An Incredible View Into the Heart of the Small Magellanic Cloud

A radio-telescope image of the Small Magellanic Cloud reveals more detail than ever seen before. Image Credit: N. Pingel et al.

The Small Magellanic Cloud (SMC) is over 200,000 light-years away, yet it’s still one of our galaxy’s closest neighbours in space. Ancient astronomers knew of it, and modern astronomers have studied it intensely. But the SMC still holds secrets.

By studying it and revealing its structure in more detail, astronomers at The Australian National University hope to grow our understanding of the SMC and galaxies in general.

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Astronomers Map Out the Raw Material for New Star Formation in the Milky Way

Accroding to new research, the Milky Way may still bear the marks of "ancient impacts". Credit: NASA/Serge Brunier

A team of researchers has discovered a complex network of filamentary structures in the Milky Way. The structures are made of atomic hydrogen gas. And we all know that stars are made mostly of hydrogen gas.

Not only is all that hydrogen potential future star-stuff, the team found that its filamentary structure is also a historical imprint of some of the goings-on in the Milky Way.

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Astronomers Are About to Detect the Light from the Very First Stars in the Universe

The Murchison Widefield Array radio telescope in remote Western Australia. Brown University.

A team of scientists working with the Murchison Widefield Array (WMA) radio telescope are trying to find the signal from the Universe’s first stars. Those first stars formed after the Universe’s Dark Ages. To find their first light, the researchers are looking for the signal from neutral hydrogen, the gas that dominated the Universe after the Dark Ages.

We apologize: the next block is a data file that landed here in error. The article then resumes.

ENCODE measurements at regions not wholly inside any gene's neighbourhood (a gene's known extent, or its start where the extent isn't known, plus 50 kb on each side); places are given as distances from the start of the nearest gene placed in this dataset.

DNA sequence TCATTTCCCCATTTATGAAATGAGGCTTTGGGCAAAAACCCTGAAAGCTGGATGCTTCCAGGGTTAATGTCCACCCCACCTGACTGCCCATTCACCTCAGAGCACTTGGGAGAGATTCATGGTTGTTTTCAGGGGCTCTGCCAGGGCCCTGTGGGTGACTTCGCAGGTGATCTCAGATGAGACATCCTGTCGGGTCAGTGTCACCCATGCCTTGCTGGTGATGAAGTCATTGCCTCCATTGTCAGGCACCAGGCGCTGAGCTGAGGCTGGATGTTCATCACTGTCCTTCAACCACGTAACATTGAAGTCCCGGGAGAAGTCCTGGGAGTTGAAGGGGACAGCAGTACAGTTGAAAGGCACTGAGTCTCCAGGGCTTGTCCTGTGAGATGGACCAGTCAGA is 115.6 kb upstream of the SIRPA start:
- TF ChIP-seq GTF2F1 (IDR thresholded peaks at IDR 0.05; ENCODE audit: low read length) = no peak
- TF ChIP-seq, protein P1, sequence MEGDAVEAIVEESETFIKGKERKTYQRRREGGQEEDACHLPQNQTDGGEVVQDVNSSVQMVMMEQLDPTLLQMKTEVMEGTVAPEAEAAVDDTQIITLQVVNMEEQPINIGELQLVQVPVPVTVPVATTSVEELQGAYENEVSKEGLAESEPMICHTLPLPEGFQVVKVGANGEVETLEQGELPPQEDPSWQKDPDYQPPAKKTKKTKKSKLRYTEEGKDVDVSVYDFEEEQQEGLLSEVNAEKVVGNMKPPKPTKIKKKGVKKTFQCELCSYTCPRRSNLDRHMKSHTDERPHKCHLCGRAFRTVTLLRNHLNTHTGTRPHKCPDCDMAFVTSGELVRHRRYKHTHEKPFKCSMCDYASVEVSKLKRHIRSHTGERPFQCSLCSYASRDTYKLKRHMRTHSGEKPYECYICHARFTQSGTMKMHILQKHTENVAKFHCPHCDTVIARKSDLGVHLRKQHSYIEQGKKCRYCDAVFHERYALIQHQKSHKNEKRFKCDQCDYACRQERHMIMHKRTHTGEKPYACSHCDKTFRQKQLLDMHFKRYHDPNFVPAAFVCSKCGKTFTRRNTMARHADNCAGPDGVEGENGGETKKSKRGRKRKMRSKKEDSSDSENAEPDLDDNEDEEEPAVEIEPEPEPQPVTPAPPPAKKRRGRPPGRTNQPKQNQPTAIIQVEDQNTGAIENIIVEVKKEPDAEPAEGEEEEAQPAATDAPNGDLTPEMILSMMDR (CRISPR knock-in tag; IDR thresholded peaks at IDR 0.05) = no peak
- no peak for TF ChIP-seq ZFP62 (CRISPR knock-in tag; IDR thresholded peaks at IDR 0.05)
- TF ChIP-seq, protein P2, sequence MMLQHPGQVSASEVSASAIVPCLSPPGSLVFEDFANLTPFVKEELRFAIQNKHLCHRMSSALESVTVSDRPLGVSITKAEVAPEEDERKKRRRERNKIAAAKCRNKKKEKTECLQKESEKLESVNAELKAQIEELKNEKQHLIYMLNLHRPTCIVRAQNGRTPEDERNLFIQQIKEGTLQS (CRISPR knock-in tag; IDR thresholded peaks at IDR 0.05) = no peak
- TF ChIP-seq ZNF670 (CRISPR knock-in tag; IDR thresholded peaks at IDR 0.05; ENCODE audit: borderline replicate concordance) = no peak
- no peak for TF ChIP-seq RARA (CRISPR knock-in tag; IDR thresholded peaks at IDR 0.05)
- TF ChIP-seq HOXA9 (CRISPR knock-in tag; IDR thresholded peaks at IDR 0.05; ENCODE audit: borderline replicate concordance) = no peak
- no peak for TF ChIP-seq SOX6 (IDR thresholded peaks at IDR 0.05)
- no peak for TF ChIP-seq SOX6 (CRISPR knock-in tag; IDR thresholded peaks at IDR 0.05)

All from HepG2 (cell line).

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Whoa. That’s the Milky Way, Bouncing off the Moon in Radio Waves

Radio waves from our galaxy, the Milky Way, reflecting off the surface of the Moon. Image Credit: Dr Ben McKinley, Curtin University/ICRAR/ASTRO 3D. Moon image courtesy of NASA/GSFC/Arizona State University.
Radio waves from our galaxy, the Milky Way, reflecting off the surface of the Moon. Image Credit: Dr Ben McKinley, Curtin University/ICRAR/ASTRO 3D. Moon image courtesy of NASA/GSFC/Arizona State University.

The universe wasn’t always such a well-lit place. It had its own Dark Ages, back in the days before stars and galaxies formed. One of the big questions in astronomy concerns how stars and galaxies shaped the very early days of the Universe. The problem is, there’s no visible light travelling through the Universe from this time period.

Now, a team of astronomers led by Dr. Benjamin McKinley of the International Centre for Radio Astronomy Research (ICRAR) and Curtin University are using the Moon to help unlock these secrets.

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